[minor spoilers] 
In the Ghazni Province in Afghanistan, a special forces team meet CIA agent Benjamin Keynes, who tells them they are to find an important Afghan cleric called Mohammed Aban and interview him. They arrive at a village, recruit a guide called Abdul and find the cleric, but it seems that wasn’t the real mission at all and Keynes has been keeping things from his team. The real mission involves a trip into the remote desert and an investigation into strange phenomena…….
I’d never even heard of The Objective until a few months ago when Ross and Matt both reviewed it-if I did here of it before I quickly forgot about it! On reading up on the movie,it seems it barely got a cinema release- in the US, it was only released in one cinema nationwide, and of course went straight to DVD here in the UK. I had a feeling that the movie would turn out to be rather good when I finally obtained it and I was right, this is a fascinating and brave film which does share many similarities with Daniel Myrick’s earlier The Blair With Project. Yes this one does also involve lost characters doing a great deal of wandering around, and there are even parallel scenes such as the coming across of a ripped apart body. To my mind though this a much better and certainly more resonant film which dares to ask even more questions and then not answer them. Now I personally love it when films do this, though it’s easy to see why people would be unsatisfied. I don’t actually think the film’s that oblique, I spotted [or think I spotted] clues throughout, but one thing is certain-I can’t stop thinking it, and to me that means it’s a very good movie, even if it does have some flaws.
I’ll say this straight away-this will disappoint if you expect a typical horror movie or a typical war movie-there is some gun action and there are some scares, but mostly this is a quiet, almost trance-inducing film. I love films that do this to me, that suck me in, make me relaxed and but maybe kind of put me on edge at the same time, and get my head buzzing with ideas. I helps that the depiction of the US military feels very authentic, from the way they talk to the way they carry their guns-hardly a surprise when some of the cast actually are soldiers. Things progress very slowly, but almost from the outset there’s a terrific atmosphere of uncertainty that just grows and grows. Now The Blair Witch Project didn’t really grip me nor did it especially scare me, but I got really tense watching this movie, to the point where even a scene of people walking into a cave had me on edge, and where the arrival of a barely seen helicopter is, for some reason, actually quite frightening. One bit where a guy sees, through binoculars, a man suddenly surrounded by other ‘men’ almost had me wetting myself. It helped immensely that there was little shakycam, despite one guy filming what is going on. Even the gun fights, although they have an ‘immediate’ quality to them, are still easy to make out, showing that most of these directors who obviously think that to make you feel like you’re ‘in’ the action they have to bounce the camera about, are a bit dumb.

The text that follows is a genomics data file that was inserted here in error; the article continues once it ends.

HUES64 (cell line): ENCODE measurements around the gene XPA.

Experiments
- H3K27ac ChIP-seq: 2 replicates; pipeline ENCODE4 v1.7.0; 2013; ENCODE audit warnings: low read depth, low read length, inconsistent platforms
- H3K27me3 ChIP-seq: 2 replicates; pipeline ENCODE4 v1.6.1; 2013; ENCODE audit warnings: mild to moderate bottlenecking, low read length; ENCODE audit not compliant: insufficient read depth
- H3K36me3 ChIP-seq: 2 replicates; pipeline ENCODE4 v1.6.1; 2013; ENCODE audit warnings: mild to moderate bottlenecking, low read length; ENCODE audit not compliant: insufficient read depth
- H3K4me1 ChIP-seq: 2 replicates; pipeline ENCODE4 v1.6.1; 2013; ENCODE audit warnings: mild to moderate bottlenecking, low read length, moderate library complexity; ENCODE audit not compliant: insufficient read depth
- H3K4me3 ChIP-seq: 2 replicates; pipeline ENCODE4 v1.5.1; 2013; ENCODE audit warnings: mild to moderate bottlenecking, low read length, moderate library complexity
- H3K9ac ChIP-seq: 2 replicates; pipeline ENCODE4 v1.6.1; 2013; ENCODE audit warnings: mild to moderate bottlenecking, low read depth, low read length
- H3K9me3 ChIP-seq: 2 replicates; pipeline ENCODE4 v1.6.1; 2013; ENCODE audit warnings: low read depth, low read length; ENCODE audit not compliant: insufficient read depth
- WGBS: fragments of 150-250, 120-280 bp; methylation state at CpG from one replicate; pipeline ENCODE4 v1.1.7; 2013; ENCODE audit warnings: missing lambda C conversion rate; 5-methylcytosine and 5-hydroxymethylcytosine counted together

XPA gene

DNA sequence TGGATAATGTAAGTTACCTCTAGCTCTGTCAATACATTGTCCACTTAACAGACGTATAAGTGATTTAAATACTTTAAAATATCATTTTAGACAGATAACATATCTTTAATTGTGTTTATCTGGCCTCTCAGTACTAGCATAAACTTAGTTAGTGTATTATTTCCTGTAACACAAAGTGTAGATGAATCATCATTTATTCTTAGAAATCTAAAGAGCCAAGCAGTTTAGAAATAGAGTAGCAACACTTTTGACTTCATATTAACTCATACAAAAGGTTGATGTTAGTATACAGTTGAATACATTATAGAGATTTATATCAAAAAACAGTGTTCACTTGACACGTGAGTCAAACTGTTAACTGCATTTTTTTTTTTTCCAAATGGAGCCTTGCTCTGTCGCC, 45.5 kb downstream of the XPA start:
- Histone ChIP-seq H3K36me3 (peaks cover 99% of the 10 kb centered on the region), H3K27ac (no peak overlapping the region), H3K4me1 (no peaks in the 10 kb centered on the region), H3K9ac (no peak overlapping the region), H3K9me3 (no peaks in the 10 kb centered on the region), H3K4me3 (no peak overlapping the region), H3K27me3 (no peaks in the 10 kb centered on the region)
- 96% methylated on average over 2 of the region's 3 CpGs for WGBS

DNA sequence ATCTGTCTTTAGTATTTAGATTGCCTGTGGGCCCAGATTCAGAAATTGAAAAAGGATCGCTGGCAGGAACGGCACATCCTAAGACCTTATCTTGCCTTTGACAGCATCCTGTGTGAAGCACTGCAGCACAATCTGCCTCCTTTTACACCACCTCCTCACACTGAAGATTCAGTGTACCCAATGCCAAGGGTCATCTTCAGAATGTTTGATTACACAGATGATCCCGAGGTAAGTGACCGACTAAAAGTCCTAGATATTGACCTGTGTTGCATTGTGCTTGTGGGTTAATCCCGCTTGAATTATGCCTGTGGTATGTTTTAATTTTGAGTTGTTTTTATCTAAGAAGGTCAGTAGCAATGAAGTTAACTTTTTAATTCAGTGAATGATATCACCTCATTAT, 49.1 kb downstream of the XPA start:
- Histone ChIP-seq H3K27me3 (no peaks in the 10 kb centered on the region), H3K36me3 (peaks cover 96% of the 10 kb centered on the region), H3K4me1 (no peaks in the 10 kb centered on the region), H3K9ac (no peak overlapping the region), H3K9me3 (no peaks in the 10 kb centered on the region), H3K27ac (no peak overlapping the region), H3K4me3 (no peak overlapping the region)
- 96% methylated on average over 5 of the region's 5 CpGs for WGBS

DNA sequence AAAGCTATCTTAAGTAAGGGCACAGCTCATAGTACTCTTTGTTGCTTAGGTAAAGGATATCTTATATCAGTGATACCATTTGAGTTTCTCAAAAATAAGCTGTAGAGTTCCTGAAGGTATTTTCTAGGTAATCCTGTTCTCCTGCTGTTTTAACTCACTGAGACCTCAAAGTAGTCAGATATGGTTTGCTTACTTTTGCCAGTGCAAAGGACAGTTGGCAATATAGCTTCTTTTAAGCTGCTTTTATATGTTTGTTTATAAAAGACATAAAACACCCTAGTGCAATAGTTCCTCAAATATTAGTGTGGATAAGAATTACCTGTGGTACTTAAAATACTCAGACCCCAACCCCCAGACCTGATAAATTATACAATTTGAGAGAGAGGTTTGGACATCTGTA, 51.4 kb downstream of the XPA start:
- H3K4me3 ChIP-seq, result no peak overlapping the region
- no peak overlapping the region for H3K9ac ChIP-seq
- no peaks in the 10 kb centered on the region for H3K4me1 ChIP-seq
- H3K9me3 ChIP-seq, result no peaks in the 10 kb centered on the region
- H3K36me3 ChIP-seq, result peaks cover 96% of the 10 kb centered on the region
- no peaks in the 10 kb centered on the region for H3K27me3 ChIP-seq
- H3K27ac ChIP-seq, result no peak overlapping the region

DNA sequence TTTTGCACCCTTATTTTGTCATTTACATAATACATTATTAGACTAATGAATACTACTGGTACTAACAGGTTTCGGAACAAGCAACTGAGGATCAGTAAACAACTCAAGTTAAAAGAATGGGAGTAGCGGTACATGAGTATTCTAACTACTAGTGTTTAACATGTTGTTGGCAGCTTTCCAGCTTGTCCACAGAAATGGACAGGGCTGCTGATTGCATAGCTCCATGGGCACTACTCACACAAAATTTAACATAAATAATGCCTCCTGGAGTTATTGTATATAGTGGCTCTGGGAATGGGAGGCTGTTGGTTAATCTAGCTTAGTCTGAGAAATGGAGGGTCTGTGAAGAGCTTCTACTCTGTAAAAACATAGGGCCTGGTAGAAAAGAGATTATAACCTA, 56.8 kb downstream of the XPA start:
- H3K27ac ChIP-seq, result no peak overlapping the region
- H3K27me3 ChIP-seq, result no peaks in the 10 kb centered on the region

The fantastical elements do increase, with even a few special effects [not great but they serve their purpose], but hardly anything is actually explained, with a final scene that I initially thought was stupid. It seemed at first that they couldn’t end the movie and filmed whatever someone came up with first, but maybe it just intentionally suggests a whole new area of possibilities? Now I’m trying to avoid major spoilers in this review, but mild ones are hard to avoid when talking about a film like this, however I think even by picking up the DVD cover and reading the back, not to mention reading some of the reviews around that point out similarities to The X Files, you’ll think this movie is about aliens, and there are certainly hints to that, with obvious allusions to fascinating ideas brought up by a certain writer in the 70s. I’m wandering though if that was a red herring, as it seemed to me, as someone quite interested in myths and legends, that ancient Arabic mythology was more of an influence on some of the concepts and even some of the scenes in the movie. If you enjoy this film though, the chances are that either your explanations will be totally different to mine, or you’ll just be scratching your head, confused, but in a good way.
Now, aside from old film noirs, I don’t really like narration in movies. It’s obvious that they were aiming for an Apocalypse Now [a rare film where I do think it works] feel in this film with Jonas Bell’s narration, but it doesn’t really as he doesn’t have the voice for it. It’s not a huge distraction, but a little irritating at first. Bell isn’t too great as the lead and seems far too young for his character anyway, but as a whole the cast of unknowns do fare quite well. Kays Al-Atrakchi provides a really interesting score tinged with Arabic sounds, there was one occasion I thought it was too in-your-face but it mostly works really well and probably works as a really atmospheric listening experience on its own. In the end The Objective isn’t quite a neglected classic, but it’s far too good to have disappeared into relative obscurity and really will [as long as you like this type of movie of course] get you thinking if you surrender to it. Which of course, has got to be a good thing!